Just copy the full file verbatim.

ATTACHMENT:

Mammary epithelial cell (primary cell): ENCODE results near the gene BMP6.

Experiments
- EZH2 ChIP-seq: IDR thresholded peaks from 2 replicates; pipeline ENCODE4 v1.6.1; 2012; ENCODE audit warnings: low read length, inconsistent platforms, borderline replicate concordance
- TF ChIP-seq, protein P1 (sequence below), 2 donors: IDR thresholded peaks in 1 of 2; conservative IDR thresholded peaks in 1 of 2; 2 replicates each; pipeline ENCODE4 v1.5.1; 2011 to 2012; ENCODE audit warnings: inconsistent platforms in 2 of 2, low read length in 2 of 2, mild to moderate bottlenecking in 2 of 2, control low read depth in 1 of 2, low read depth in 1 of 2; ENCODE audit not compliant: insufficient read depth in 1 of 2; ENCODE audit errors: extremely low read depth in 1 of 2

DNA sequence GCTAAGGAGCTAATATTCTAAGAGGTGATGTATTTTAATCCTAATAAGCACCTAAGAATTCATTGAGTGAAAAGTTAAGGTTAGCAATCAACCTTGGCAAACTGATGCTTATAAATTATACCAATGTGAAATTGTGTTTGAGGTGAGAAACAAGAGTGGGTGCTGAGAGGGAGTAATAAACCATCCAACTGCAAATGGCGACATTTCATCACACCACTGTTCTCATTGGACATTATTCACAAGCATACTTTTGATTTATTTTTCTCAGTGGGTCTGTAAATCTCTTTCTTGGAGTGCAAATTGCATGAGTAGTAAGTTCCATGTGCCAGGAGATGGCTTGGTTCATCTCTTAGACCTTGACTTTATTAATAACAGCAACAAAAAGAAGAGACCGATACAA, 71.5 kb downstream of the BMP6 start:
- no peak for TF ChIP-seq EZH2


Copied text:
Mammary epithelial cell (primary cell): ENCODE results near the gene BMP6.

Experiments
- EZH2 ChIP-seq: IDR thresholded peaks from 2 replicates; pipeline ENCODE4 v1.6.1; 2012; ENCODE audit warnings: low read length, inconsistent platforms, borderline replicate concordance
- TF ChIP-seq, protein P1 (sequence below), 2 donors: IDR thresholded peaks in 1 of 2; conservative IDR thresholded peaks in 1 of 2; 2 replicates each; pipeline ENCODE4 v1.5.1; 2011 to 2012; ENCODE audit warnings: inconsistent platforms in 2 of 2, low read length in 2 of 2, mild to moderate bottlenecking in 2 of 2, control low read depth in 1 of 2, low read depth in 1 of 2; ENCODE audit not compliant: insufficient read depth in 1 of 2; ENCODE audit errors: extremely low read depth in 1 of 2

DNA sequence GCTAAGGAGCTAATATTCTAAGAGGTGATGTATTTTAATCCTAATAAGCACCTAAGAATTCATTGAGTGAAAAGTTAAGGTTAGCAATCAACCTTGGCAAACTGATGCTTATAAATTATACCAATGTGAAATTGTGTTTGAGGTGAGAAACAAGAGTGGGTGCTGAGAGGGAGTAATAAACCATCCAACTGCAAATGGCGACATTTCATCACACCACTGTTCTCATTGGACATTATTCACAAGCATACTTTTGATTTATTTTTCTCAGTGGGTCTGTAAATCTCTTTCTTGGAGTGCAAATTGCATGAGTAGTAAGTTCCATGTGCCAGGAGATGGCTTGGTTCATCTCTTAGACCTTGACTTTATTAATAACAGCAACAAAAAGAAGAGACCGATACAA, 71.5 kb downstream of the BMP6 start:
- no peak for TF ChIP-seq EZH2